Resources for Teaching Languages to Children


3 Non Verbal Strategies I Teach My FLES Students to Communicate Without Translating

TEACHING 100% IN THE TARGET LANGUAGE IN MY KINDERGARTEN & FIRST GRADE SPANISH CLASSES has taught me many things, a big one being the need to explicitly model and teach my students strategies for communicating with me without translating into English (most especially because I "don't understand English", a dynamic I set up which has been extraordinarily successful! See my post here on my reflections teaching 100% in the TL). Since my Kinders are true Novice Lows, they also have an extremely small vocabulary set to work with, so circumlocution, although a great skill to practice and learn, is not the primary strategy to implement when a kiddo doesn't know how to say something in Spanish but wants to get the message across to me. Enter NON VERBAL COMMUNICATION.... this is essentially circumlocution without words! Here are THREE non verbal strategies I teach and model for my students which allow them to communicate to me (and allow me to help them build their vocabulary in the process!):

Three Non Verbal Strategies for the 90% in the Target Language Classroom

1) GESTURES/ MIMING: A standard practice for us as teachers to convey meaning, students too can utilize this strategy to communicate with us. I consistently elicit gestures & miming from my students by encouraging them when they use them, I model and develop class gestures that can be used time and again, and foster miming by intentionally incorporating activities where miming is the mode of communication, thereby providing practice of this strategy in a concrete manner. I will add- sound effects go great with this strategy!!

2) POINTING: I encourage my students to get up and move about the room to point to the vocabulary they are trying to express- this obviously means my walls are chock full of visuals! I have a pointer handy that any kid can use to point to vocabulary, handing it to them whenever I sense they need to point something out, and I allow kids to freely move about the room to indicate what they are referencing. This has been an incredibly powerful way for my kiddos to communicate!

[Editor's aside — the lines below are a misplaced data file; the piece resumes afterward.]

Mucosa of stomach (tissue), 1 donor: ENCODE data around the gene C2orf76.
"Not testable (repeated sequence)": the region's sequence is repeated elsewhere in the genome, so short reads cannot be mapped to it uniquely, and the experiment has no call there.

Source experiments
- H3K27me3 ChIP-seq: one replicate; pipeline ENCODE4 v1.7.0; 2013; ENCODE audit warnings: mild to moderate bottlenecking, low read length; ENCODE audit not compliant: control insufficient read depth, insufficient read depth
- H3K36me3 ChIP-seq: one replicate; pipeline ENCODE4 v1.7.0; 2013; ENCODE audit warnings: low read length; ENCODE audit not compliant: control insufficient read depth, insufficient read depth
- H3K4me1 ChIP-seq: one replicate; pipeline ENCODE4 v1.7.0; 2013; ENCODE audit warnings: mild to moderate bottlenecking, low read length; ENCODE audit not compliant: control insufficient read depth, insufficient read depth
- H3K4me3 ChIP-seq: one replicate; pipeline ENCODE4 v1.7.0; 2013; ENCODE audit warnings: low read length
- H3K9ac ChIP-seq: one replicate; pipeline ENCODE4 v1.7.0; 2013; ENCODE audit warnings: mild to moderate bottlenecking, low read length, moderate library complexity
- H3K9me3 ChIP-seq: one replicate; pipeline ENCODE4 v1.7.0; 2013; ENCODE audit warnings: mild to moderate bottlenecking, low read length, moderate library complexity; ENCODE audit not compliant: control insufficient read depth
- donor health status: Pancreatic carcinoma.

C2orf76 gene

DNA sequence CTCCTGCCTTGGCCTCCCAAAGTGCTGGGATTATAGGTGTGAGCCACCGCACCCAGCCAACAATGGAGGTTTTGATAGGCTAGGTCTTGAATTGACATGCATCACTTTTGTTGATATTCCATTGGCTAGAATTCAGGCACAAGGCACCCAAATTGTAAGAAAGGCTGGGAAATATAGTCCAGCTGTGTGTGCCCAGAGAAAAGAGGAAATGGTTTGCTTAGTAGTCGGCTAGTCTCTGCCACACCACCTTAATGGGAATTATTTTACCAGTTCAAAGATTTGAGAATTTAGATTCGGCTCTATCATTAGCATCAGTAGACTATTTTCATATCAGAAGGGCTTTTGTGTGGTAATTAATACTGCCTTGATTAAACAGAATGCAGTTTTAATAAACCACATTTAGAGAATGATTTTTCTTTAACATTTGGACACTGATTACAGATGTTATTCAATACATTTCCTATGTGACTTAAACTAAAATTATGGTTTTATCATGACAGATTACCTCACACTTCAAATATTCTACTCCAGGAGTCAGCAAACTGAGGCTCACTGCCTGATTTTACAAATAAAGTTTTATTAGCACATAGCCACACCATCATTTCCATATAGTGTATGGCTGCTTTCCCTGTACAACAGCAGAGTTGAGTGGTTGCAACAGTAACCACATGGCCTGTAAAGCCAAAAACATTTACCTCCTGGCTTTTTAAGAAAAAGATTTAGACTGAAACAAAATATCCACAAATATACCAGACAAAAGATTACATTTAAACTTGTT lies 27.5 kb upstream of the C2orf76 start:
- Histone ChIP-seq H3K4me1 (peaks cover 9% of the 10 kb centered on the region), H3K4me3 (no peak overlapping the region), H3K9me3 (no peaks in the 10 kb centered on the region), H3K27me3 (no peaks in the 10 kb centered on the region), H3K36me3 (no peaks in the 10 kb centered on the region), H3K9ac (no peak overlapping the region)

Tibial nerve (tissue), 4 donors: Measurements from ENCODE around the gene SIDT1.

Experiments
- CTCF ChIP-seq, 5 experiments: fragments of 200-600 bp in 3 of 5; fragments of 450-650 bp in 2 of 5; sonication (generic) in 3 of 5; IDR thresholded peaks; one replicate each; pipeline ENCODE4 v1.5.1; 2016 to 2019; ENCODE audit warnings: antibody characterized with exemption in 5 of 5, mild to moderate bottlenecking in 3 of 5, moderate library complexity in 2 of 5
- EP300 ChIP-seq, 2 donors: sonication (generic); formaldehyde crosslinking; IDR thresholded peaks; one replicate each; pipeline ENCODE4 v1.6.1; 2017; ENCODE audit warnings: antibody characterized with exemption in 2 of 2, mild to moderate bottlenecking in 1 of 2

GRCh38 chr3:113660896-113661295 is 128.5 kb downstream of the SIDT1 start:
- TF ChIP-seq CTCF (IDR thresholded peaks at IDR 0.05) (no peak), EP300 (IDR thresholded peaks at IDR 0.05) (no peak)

Non Verbal Strategies for World Language Classrooms to Stay in the Target Language

3) DRAWING: Just as I use illustrations, photos, and other visuals to support understanding, I encourage my students to draw as necessary to get their message across, handing them a dry erase marker and letting them have at it! This has been a really neat way for my kiddos to realize that pictures transmit meaning and are a communication tool in and of themselves! In the photo below, for example, a Kindergartener wanted to tell me that they had four duck eggs outside their homeroom. I handed him the marker and he drew this super adorable picture, told me 'cuatro' (showing me four fingers also) and made quacking sounds.... message received!

Strategies to keep your world language classroom in Spanish French

OF COURSE, BRINGING ALL THREE TOGETHER plus adding the target language they do know is a winning combination! These strategies fill in the gaps when kiddos don't know, or can't remember, the word/phrases they want to express. For my part, as they are using these strategies, I can then furnish the necessary vocabulary in Spanish, filling out what it is they want to say, and providing input in the moment. Since I have a set of key vocabulary that form the basis of my curriculum content, I am highly mindful of trying to work those in when I am walking my students through this communicative process, selecting those high frequency words whenever possible as I know they will be extremely useful going forward.

What are some ways you support your students in communicating without translating? Please share in the comments!

1 comment

  1. That's really something extraordinary. It’s like thinking out of the box and producing this kind of excellent stuff in front of everybody. Really very impressive.
    Acronyms finder